Chase Johnsey “says that he no longer believes the company” – the travesti troupe Les Ballets Trockadero de Monte Carlo – “stands for openness and gender freedom. He claims that he and other dancers have been mistreated, sexually harassed and discriminated against for appearing too feminine in classes and rehearsals, adding, ‘We’re being bullied for expressing our femininity and we’re being given ultimatums just because we don’t live up to some masculine idea of what a gay man is.” (includes video)
Holdren, who became the magazine’s lead theater critic last summer after Jesse Green moved to the New York Times, won the $10,000 prize for “The Revolution Will Not Be Hashtagged: A Misguided ‘Joan of Arc’ at the Public Theatre,” published at Culturebot last April.
The Kleban Prize, established by the lyricist of A Chorus Line, goes to promising lyricists and librettists. The 2018 award winners are Alan Schmuckler (lyrics for Diary of Wimpy Kid: The Musical), Amanda Yesnowitz (lyrics for Somewhere in Time), and Christian Duhamel (book for My 80-Year-Old Boyfriend).
The Bachtrack stats report that “the composer with the most performances in 2017 has returned to Wolfgang Amadeus Mozart, while Hallelujah choruses will be sung around the world to celebrate that Handel’s Messiah reclaimed its position as the top performed work. The Bachtrack database listed a similar number of events to the previous year, around 32,000.”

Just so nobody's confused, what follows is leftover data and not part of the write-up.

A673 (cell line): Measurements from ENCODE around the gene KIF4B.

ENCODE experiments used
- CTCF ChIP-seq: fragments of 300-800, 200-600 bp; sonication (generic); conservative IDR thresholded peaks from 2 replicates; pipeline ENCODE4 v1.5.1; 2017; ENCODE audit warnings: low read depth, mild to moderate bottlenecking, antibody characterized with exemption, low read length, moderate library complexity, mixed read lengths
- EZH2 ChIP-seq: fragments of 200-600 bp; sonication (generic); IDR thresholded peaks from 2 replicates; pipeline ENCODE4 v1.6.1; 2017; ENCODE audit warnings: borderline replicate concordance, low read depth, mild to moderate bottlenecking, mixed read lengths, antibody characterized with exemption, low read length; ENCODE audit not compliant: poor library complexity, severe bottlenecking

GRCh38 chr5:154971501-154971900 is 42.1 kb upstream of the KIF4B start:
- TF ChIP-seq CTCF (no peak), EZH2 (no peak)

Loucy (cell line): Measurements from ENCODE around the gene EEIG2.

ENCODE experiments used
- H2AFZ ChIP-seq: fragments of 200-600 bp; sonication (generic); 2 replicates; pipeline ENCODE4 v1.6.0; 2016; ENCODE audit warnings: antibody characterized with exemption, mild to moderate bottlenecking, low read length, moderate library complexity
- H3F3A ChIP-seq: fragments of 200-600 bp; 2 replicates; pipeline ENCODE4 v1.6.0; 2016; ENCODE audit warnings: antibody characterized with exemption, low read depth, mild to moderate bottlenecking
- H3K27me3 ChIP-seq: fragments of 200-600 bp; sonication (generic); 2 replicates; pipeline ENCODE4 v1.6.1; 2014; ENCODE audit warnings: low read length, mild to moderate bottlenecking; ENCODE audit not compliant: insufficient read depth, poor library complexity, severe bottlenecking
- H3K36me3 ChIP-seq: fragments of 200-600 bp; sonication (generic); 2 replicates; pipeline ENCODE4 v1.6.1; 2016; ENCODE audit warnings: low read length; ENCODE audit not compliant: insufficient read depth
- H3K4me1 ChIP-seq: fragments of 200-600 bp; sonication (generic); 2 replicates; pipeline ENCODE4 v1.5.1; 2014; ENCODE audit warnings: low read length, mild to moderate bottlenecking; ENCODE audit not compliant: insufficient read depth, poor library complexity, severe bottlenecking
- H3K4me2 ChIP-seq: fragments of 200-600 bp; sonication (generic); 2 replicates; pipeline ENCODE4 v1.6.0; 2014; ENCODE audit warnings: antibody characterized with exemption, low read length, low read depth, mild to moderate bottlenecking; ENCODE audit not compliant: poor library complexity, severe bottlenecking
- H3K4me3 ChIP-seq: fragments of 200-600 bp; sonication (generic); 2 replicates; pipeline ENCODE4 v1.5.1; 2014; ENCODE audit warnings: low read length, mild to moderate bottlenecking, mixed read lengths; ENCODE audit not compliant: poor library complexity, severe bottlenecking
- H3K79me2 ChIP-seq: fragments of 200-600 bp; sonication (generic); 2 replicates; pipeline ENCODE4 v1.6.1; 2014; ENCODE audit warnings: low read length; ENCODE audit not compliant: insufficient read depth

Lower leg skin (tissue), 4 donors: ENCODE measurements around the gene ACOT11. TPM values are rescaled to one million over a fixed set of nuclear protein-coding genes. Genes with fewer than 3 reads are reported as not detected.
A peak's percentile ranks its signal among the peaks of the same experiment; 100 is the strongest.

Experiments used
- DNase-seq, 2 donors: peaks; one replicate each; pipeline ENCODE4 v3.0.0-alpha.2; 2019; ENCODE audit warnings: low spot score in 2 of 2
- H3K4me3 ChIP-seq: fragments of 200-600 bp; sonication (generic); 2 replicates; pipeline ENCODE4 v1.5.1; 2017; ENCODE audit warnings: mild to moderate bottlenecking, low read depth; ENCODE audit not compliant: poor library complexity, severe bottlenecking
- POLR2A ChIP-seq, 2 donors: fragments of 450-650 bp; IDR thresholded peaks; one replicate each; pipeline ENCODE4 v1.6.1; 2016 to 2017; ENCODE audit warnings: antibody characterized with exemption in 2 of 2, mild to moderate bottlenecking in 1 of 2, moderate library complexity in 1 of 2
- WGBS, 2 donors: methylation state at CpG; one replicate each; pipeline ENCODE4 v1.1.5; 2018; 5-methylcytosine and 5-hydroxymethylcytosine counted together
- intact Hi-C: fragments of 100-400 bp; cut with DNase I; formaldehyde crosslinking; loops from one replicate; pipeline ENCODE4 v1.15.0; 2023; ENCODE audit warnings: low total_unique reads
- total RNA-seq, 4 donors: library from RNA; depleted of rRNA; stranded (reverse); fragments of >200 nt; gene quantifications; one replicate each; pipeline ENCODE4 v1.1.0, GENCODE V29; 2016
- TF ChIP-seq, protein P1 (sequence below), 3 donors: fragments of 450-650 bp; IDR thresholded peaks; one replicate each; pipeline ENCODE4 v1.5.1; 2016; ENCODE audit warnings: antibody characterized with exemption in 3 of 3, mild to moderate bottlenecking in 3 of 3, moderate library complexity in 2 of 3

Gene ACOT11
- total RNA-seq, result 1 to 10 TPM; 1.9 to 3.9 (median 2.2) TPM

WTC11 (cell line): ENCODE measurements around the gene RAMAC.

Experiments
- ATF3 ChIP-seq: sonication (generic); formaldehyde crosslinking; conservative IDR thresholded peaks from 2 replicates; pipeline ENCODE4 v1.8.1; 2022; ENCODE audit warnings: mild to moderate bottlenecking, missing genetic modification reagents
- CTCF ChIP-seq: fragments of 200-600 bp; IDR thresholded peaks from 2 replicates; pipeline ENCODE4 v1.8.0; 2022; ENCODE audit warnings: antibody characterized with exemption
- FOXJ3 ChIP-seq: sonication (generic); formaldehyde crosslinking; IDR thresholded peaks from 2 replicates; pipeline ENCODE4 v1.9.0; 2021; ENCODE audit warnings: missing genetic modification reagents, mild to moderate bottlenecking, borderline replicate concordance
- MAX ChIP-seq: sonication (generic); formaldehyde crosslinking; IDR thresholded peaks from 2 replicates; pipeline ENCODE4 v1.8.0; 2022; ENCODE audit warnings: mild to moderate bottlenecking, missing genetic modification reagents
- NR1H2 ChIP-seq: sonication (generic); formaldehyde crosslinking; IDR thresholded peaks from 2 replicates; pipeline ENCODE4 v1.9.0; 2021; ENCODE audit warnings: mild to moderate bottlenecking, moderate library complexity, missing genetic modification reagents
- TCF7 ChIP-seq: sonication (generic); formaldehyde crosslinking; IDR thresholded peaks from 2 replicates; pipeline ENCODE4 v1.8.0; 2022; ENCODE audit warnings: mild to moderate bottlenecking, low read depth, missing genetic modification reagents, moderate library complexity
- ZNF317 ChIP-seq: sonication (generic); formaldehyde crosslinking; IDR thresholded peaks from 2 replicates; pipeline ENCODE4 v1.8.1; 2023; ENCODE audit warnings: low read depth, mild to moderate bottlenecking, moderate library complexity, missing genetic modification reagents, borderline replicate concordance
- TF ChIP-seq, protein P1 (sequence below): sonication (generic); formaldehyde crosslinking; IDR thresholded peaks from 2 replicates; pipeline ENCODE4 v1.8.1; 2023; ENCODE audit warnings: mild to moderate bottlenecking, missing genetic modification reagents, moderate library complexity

The technique (if that’s the word) that art dealer Michael Findlay recommends in his book Seeing Slowly: Looking at Modern Art is to stand in the middle of the gallery room, pick a work that catches your eye, and simply look at it for at least three (and up to 15) minutes. No reading the wall text or listening to the audio guide. Elena Goukassian gives the method a try to find out if it helps her appreciate better an artist whose work she’s never related to or liked.
“When museums are free we can see one painting every day on our lunch breaks. We can come back again and again to see all of the things we’d miss in just one visit. We can go on cheap dates. We can take our children and not worry about wasting our vacation budget if they throw a tantrum after 10 minutes. Students can come on school trips and learn not just about art or history or science, but also about experiences and institutions – museums themselves – that might otherwise feel closed off to them.”